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Truck hauling oil explodes, killing at least 220 in Congo

Red Cross workers carried an injured person after an oil tanker explosion yesterday in Sange, Congo. About an hour after overturning, the tanker wreck unleashed a fireball. Red Cross workers carried an injured person after an oil tanker explosion yesterday in Sange, Congo. About an hour after overturning, the tanker wreck unleashed a fireball. (Reuters Tv)
By Max Delany
Associated Press / July 4, 2010

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SANGE, Congo — A tanker truck hauling fuel on a rural eastern Congo highway overturned, gushing oil and exploding in a massive fireball that killed at least 220 people, including many who had been watching the World Cup in flimsy roadside shacks, officials and witnesses said yesterday.

Among the dead were 61 children and 36 women, the Red Cross said. Also killed were villagers who had descended on the truck to siphon fuel illegally from the wreckage, apparently unaware of the danger, the United Nations said.

UN peacekeepers rushed to evacuate more than 200 wounded from the scene by helicopter and ambulance, while Red Cross teams carried bodies from the scene in body bags and buried them in two mass graves a few miles away.

The truck overturned as it was trying to pass a minibus late Friday near the village of Sange, about 20 miles north of Uvira, a town on the northern tip of Lake Tanganyika near the Burundi border, said Mana Lungwe, manager of the Congolese oil company that owns the truck.

The vehicle began gushing oil, then burst into flames an hour later, he said.

Lungwe said the injured driver was taken to a local clinic before the blast occurred. Sange is located between Uvira and the Congolese provincial capital, Bukavu, farther to the north.

In Sange, the remains of the tanker’s blackened wreck lay tipped on its side, its tires burnt off. Along the side of the road a few yards away, the remains of three wood and brick shacks smoldered where hundreds of people had gathered to watch the World Cup. The explosion took place between matches, as people were watching television and milling outside.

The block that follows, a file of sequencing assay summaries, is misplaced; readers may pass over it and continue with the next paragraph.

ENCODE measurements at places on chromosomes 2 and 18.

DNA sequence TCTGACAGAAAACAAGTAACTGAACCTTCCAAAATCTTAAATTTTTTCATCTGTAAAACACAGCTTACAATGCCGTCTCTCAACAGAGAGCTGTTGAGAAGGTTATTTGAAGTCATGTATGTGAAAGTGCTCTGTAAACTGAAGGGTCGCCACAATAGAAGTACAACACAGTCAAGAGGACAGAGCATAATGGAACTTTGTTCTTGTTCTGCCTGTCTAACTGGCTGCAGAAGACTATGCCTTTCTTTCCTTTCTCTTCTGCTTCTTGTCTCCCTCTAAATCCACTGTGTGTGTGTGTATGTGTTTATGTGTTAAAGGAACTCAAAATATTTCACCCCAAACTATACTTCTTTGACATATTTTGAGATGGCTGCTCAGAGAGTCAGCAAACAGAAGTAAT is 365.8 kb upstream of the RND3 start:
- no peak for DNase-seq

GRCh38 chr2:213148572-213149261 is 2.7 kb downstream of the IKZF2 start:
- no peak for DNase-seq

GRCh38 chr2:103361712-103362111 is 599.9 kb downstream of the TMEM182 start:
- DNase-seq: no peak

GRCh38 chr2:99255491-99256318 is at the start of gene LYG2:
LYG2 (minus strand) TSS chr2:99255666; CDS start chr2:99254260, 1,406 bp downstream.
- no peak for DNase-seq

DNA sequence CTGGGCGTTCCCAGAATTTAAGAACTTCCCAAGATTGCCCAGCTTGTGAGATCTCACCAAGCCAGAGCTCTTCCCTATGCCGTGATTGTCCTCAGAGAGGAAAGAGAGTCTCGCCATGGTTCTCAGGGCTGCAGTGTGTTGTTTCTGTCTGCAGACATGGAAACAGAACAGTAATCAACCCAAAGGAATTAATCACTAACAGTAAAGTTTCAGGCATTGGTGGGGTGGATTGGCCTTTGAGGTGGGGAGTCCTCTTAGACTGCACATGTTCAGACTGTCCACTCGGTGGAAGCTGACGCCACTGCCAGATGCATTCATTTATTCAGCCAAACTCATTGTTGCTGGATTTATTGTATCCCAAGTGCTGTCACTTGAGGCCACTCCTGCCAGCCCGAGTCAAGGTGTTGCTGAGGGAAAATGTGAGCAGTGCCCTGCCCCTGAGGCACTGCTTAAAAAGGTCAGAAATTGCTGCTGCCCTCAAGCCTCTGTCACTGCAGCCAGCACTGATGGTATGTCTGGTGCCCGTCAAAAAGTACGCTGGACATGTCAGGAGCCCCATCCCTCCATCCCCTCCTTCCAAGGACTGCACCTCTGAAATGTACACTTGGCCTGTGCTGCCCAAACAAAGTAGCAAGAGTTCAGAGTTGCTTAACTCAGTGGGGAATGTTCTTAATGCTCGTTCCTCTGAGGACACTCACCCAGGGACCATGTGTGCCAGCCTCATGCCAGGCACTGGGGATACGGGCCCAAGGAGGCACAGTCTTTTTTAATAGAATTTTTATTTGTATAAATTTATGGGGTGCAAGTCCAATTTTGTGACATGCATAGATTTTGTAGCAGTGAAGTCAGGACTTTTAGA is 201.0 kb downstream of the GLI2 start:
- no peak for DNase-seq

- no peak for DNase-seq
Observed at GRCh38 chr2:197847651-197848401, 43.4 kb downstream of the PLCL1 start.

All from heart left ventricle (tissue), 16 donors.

“It was so terrible, we lost so many family and friends,’’ said Umoja Ruzibira, 25, who was about 100 yards away when he heard a huge explosion and saw a fireball engulf thatch huts in a 20-yard radius. A teeming market nearby was also reduced to ashes. “There were so many men, women, and children around when it happened,’’ Ruzibira said.

James Reynolds, deputy head of the International Committee of the Red Cross in Congo, said at least 219 people died — 208 immediately, and another 11 from burn wounds after they were taken to surrounding medical facilities. The UN estimated the death toll at at least 220, and a police chief in Sange put the toll at 232 dead.

“Many of the bodies were burnt far beyond recognition,’’ the Kinshasa-based Reynolds said. “It’s a terrible scene,’’ and a tragedy, he added, “for people who didn’t have very much to begin with.’’

Madnodje Mounoubai, a spokesman for the UN peacekeeping mission, said some residents were trying “to siphon the contents of the tanker’’ when it exploded. It was not immediately clear what caused the explosion.

Mounoubai said the truck overturned around dusk and was carrying fuel from Bukavu to Uvira. Other officials and UN-backed Radio Okapi reported that the truck had begun its journey in Tanzania.

In a separate accident Friday involving another fuel truck, an out-of-control gasoline tanker overturned and exploded outside the gates of a local hospital in northern Nigeria, killing 14 people in an inferno in Gombe state.

Reynolds said the International Committee of the Red Cross has dispatched medical supplies and body bags to collect the dead and help wounded alongside local volunteers for Congo’s Red Cross.

“We’re doing our best to ensure that the wounded are treated as well as possible,’’ he said.

A UN helicopter has so far evacuated 35 wounded to Bukavu, Mounoubai said. Other peacekeepers were taking more wounded to nearby hospitals by ambulance.

Reynolds said the casualty toll was likely high in part because, although the town was small, “it was densely populated, it was close to a market, and a lot of the houses are made with thatched roofing.’’

After the truck flipped over and began gushing fuel, “a big crowd rapidly gathered around to see what happened,’’ Reynolds said. “And some time after, the leaking oil caught fire and the fire spread extremely quickly.’’

The UN’s acting special representative to Congo, Leila Zerrougui, expressed condolences for the tragedy and said the UN “will do everything possible to help authorities and assist victims.’’

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